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Norman Times Three At Cygnet

Norman Times Three At Cygnet
San Diego's Cygnet Theatre takes on the theatrical version of a triathlon - the "Norman Conquests." The three comedies by acclaimed British playwright Alan Ayckbourn are rarely staged together, but Cygnet is performing them in repertory and, at times, all on the same day!

The three plays in the Norman Conquests are running in rep through November 7th at Cygnet Theatre in Old Town. On Sept 18 and Oct 9, all three plays can be seen in one day.

MAUREEN CAVANAUGH (Host): I'm Maureen Cavanaugh. You're listening to These Days on KPBS. If you’re a KPBS-TV watcher, you are no stranger to British comedy. So you may be interested to know there is a veritable overflow of British wit taking place onstage at Cygnet Theatre. Renowned playwright Sir Alan Ayckbourn's trilogy of sex and manners at an English country house, titled "The Norman Conquests" is being presented sequentially, although that's hard to pin down. And on some occasions, all at once. Here to explain what I’m talking about are my guests. Sean Murray is artistic director at Cygnet Theatre and he is directing “The Norman Conquests." Sean, good morning. Thanks for coming in.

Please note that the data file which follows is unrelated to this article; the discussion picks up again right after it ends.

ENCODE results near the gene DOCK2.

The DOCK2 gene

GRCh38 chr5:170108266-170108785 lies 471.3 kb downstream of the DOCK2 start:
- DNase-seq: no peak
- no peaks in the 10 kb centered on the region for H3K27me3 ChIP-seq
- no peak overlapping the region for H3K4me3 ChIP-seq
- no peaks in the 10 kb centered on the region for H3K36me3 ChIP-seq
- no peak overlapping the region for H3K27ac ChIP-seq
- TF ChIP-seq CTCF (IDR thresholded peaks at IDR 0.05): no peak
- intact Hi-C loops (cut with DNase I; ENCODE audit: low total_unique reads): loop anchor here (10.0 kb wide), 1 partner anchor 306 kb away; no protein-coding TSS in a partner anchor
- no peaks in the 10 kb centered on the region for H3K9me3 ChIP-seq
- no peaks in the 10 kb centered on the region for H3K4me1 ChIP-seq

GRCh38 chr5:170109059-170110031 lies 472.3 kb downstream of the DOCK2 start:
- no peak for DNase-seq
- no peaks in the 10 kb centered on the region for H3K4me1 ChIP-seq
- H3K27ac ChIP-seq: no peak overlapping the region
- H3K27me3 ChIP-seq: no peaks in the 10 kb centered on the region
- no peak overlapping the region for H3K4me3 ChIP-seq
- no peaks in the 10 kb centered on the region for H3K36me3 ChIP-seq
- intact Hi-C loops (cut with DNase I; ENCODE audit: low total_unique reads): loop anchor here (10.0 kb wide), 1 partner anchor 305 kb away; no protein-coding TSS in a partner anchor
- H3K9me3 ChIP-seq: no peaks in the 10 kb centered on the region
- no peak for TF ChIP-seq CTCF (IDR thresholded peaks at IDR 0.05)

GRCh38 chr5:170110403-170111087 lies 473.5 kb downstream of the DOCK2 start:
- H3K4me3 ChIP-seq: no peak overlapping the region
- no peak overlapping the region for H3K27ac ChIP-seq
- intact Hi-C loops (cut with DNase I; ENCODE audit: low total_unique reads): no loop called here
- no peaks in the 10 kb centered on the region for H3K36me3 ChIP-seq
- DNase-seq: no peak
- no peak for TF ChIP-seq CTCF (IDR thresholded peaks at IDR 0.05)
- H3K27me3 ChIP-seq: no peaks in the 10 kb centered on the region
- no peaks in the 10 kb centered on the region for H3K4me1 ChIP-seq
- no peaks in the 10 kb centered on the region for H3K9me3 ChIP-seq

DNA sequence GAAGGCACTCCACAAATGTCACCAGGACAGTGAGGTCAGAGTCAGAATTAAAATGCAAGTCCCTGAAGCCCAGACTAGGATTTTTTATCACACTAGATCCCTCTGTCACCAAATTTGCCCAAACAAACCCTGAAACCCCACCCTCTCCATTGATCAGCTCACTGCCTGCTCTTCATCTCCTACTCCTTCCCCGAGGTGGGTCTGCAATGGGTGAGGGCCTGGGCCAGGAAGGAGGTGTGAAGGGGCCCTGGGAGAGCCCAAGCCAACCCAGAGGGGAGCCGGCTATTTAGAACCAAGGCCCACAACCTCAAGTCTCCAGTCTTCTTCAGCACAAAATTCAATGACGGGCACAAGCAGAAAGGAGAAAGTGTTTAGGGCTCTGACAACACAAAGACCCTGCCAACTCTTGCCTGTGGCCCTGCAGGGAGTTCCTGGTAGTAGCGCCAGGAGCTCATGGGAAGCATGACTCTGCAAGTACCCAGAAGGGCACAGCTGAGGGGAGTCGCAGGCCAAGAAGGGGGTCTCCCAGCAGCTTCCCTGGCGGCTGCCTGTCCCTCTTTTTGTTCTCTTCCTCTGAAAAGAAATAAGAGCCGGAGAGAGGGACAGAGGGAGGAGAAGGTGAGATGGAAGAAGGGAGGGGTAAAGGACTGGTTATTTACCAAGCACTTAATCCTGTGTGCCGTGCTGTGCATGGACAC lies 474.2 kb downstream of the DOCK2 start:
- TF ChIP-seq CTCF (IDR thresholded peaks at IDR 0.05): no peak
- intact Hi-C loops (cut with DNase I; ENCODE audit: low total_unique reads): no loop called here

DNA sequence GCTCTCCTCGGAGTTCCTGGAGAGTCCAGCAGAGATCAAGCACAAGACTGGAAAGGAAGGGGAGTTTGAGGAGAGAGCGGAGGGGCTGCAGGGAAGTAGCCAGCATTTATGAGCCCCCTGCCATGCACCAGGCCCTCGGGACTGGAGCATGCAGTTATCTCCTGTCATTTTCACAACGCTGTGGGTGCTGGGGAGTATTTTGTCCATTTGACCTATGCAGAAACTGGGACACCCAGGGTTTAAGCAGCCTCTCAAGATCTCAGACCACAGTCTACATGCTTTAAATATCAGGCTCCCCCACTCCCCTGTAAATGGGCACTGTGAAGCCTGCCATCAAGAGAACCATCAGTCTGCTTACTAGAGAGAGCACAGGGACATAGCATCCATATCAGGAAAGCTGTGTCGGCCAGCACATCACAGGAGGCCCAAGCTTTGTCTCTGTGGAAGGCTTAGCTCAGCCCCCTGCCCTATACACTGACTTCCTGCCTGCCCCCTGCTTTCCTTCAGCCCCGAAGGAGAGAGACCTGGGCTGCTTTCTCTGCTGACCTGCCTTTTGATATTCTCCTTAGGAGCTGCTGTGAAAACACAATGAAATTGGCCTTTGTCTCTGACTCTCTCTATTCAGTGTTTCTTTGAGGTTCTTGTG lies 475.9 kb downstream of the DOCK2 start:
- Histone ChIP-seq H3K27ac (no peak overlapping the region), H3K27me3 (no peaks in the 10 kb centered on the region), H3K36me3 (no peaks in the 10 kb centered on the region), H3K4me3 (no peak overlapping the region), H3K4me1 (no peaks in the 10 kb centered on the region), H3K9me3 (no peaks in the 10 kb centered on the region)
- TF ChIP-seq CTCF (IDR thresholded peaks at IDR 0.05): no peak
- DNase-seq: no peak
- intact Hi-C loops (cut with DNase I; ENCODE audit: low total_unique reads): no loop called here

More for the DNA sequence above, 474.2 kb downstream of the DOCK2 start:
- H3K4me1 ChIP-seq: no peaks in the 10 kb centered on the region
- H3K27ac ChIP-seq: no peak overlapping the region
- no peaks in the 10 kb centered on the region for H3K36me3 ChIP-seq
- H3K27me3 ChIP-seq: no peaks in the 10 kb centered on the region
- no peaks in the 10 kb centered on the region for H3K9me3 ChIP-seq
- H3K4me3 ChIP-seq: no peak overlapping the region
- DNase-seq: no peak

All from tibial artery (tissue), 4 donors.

SEAN MURRAY (Artistic Director, Cygnet Theatre): Good morning. Thank you for having us.

CAVANAUGH: Actor Albert Dayan plays Norman. Good morning.

ALBERT DAYAN (Actor): Morning.

CAVANAUGH: And actor Jo Anne Glover plays Annie in Cygnet's "Norman Conquests." Jo Anne, good morning. Welcome to These Days.

JO ANNE GLOVER (Actor): Thank you.

CAVANAUGH: Now, Sean, why did you decide to present all three of the Norman plays?

MURRAY: We were looking for some kind of a repertory experience that we could offer our playgoers and “The Norman Conquests” just had a pretty successful run in New York and won a Tony for Best Revival. And the plays, the three different plays, the way they work together, each one works individually. A person really only needs to come see one play to have a wonderful time but all three plays intersect and work together in a way that creates a theatrical experience that is pretty rare to see onstage, and I felt that doing just one of them was doing the whole project a bit of a disservice. I thought we really needed to see all three to get the total effect.

CAVANAUGH: And do you have to see the plays in any particular order?